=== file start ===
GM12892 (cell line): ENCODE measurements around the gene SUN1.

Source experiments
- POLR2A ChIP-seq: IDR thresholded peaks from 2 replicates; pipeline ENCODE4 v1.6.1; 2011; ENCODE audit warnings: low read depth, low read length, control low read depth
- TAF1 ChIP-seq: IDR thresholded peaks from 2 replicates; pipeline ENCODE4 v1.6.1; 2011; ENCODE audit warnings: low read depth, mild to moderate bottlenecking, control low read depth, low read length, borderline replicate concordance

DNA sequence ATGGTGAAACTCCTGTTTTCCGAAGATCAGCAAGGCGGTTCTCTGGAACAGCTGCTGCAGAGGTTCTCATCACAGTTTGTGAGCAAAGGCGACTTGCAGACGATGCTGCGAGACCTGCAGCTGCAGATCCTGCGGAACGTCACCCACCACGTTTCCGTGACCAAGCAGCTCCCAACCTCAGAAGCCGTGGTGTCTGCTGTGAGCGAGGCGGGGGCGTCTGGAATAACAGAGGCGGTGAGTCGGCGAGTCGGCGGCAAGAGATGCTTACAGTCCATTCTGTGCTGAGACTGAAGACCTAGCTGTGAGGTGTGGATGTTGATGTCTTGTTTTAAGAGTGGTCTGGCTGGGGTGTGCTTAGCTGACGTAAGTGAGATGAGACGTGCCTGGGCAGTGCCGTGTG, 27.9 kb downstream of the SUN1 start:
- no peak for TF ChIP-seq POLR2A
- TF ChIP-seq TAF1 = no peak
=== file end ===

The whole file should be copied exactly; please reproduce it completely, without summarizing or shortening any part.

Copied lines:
GM12892 (cell line): ENCODE measurements around the gene SUN1.

Source experiments
- POLR2A ChIP-seq: IDR thresholded peaks from 2 replicates; pipeline ENCODE4 v1.6.1; 2011; ENCODE audit warnings: low read depth, low read length, control low read depth
- TAF1 ChIP-seq: IDR thresholded peaks from 2 replicates; pipeline ENCODE4 v1.6.1; 2011; ENCODE audit warnings: low read depth, mild to moderate bottlenecking, control low read depth, low read length, borderline replicate concordance

DNA sequence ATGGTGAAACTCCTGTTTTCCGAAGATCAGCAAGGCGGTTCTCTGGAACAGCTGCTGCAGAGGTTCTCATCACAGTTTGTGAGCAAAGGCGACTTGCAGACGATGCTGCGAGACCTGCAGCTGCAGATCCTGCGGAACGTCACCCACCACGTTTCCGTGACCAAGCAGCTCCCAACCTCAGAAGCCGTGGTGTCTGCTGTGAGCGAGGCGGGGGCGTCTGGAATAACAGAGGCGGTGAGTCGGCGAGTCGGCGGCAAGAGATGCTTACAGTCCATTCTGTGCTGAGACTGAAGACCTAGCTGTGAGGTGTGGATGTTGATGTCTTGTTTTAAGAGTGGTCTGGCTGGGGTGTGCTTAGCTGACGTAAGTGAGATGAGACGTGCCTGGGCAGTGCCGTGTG, 27.9 kb downstream of the SUN1 start:
- no peak for TF ChIP-seq POLR2A
- TF ChIP-seq TAF1 = no peak